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Michael Murray is an Australian author and commentator on corporate and personal insolvency law and related policy and law reform, in Australia and internationally. No legal advice is offered or given.

Executing a search warrant for the property of an insolvent company

Attempts to execute a liquidator’s s 530C search warrant for a large prime mover vehicle led to threats, a ‘long chain’, a baseball bat and a dark sedan.

Unfortunately, the vehicle identification details in the warrant were incorrect. 

The attempt to execute the warrant

The Judge set out the chain of events, of which this is a paraphrase:

  • Agents ET and AP attended the property to execute the warrant
  • J then arrived and started threatening both agents and ET’s car and started to walk towards the car with a long chain.
  • Agents AP and ET moved off the property to wait for police presence as the situation was escalating and more people were turning up.
  • A ute turned up and the male occupant made threats to both agents.
  • A dark sedan also turned up, the male occupant got out of the vehicle with what appeared to be a baseball bat and started speaking with J.
  • J and the male started walking towards both agents with the chain and bat.
  • Both agents drove away from the property and were then chased by the male in the dark sedan.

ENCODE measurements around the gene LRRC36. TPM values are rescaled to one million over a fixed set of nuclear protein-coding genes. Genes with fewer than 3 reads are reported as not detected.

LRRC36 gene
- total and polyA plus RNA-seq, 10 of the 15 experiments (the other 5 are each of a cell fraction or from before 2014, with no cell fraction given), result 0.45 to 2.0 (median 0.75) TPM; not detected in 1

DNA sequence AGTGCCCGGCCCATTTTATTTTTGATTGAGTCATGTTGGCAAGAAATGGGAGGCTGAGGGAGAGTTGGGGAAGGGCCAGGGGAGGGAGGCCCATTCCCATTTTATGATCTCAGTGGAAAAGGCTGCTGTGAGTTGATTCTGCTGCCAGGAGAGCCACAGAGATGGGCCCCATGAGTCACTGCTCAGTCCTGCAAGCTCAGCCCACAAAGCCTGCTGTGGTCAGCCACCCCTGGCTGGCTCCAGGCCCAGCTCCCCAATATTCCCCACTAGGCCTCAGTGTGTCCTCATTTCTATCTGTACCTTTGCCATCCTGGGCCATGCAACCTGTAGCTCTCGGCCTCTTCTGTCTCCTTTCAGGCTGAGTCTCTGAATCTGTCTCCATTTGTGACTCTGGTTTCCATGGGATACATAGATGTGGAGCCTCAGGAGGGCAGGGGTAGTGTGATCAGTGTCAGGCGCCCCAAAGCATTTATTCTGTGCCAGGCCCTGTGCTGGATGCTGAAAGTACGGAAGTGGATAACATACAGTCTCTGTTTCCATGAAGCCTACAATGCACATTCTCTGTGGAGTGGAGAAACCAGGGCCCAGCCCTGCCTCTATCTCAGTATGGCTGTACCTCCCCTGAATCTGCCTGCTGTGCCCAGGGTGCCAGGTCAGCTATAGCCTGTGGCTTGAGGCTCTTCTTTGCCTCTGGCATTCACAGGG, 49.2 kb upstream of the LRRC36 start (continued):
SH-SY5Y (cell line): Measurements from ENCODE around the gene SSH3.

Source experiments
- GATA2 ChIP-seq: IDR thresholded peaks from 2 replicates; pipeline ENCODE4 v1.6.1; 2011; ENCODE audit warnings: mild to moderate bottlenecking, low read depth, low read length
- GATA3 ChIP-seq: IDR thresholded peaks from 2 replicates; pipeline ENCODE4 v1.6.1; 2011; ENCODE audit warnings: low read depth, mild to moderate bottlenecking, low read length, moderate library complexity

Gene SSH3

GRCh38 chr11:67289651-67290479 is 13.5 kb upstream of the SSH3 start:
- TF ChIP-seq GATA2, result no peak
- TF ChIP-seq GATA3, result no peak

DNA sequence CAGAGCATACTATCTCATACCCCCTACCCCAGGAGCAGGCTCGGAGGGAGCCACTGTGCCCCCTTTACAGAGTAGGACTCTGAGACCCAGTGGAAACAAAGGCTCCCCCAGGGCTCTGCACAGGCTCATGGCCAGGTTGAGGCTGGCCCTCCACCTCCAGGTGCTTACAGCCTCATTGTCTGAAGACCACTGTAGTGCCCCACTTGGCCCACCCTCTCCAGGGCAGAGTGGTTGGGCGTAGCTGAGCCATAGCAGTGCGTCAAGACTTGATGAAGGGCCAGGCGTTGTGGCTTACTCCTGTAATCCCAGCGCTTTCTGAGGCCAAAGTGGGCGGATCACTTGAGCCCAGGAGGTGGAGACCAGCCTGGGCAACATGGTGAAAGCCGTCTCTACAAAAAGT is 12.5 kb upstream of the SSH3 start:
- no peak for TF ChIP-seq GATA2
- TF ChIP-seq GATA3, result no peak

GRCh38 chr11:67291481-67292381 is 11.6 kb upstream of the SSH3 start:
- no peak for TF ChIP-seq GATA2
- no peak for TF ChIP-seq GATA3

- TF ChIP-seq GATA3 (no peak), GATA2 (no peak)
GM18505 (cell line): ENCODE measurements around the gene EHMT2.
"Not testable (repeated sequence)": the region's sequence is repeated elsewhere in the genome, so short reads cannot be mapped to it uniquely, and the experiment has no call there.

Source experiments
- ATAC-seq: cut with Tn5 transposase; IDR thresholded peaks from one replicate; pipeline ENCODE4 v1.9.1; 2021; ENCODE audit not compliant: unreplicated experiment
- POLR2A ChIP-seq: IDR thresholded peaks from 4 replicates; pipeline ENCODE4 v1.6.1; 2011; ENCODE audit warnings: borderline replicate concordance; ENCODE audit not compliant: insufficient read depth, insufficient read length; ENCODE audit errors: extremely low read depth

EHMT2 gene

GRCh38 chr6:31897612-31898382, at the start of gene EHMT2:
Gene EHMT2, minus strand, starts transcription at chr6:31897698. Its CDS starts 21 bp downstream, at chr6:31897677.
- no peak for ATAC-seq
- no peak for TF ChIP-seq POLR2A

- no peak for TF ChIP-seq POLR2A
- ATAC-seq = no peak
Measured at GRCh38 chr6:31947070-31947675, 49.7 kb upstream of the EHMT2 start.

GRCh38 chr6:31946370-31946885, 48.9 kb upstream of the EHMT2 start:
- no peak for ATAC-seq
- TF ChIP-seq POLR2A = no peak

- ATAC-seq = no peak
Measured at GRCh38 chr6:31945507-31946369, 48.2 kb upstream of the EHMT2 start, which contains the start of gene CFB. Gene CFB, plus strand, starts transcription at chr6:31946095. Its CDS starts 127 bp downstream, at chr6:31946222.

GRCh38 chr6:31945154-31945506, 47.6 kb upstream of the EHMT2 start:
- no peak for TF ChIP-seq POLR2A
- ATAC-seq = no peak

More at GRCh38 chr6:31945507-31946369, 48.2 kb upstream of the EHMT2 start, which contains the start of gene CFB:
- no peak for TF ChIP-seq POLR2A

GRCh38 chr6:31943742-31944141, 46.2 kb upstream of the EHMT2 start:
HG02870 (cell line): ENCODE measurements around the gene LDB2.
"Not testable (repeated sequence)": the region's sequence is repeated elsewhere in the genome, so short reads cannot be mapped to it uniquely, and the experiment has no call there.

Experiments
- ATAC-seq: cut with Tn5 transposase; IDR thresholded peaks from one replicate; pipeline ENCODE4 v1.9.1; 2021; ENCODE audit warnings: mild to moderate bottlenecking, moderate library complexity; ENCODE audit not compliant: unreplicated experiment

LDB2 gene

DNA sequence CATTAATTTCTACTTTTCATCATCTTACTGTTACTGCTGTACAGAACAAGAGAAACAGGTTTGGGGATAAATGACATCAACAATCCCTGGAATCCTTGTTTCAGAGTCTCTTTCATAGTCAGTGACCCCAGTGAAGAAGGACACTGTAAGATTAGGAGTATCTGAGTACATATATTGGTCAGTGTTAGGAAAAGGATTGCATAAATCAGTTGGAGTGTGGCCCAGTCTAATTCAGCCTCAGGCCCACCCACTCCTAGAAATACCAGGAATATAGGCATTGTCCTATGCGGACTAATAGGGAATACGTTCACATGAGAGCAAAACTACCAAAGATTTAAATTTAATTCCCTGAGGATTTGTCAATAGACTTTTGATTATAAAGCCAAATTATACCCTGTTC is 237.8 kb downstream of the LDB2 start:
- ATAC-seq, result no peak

• The police arrived and spoke with all parties involved.
  • One of the males attempted to attack agent AP.
  • The Police Officer intervened and calmed everyone down.
  • Agent AP withdrew so the Police Officer could talk to the subjects. Another Officer arrived shortly after.
  • The Police Officers checked the VIN’s on all trucks on site and none matched the VIN of the truck on the warrant.

Problem

The problem was that the incorrect VIN [vehicle identification number] had been recorded on the warrant.  A new warrant was ordered to be issued: Tang (liquidator) v Wright, in the matter Wright’s Transport Pty Ltd (in liq) (No 2) [2020] FCA 749

Next time

The same sort of events may or may not arise next time the correct warrant is to be executed.

Another example

In another case, Re Rainbow Systems of Australia P/L [1996] NSWSC 289, a liquidator sought a warrant for the arrest of the person who had the relevant property, under s 486B.

The Judge there pointed out that section 486B was inserted at the same time as s 530C and continued:

“I think also the time has now been reached where the public expects that if people do not comply with the [then] Corporations Law in respect of failed companies they can expect to be pursued. There is power under s 486B to arrest a company director who is concealing books from the liquidator. It seems to me that, generally speaking, if a warrant is issued under s 530C and produces a nil result an order should be made for the arrest of the directors, but for the writ to lie in office for, say, seven days so that they can explain to the court what has happened to the records so that the law does not take the course it would otherwise take.”

Bankruptcy

Section 130 is the equivalent warrant provision under the Bankruptcy Act; such a warrant can only be issued by an eligible judge: s 129A. Hindering or obstructing the execution of a warrant is an offence: s 265A.

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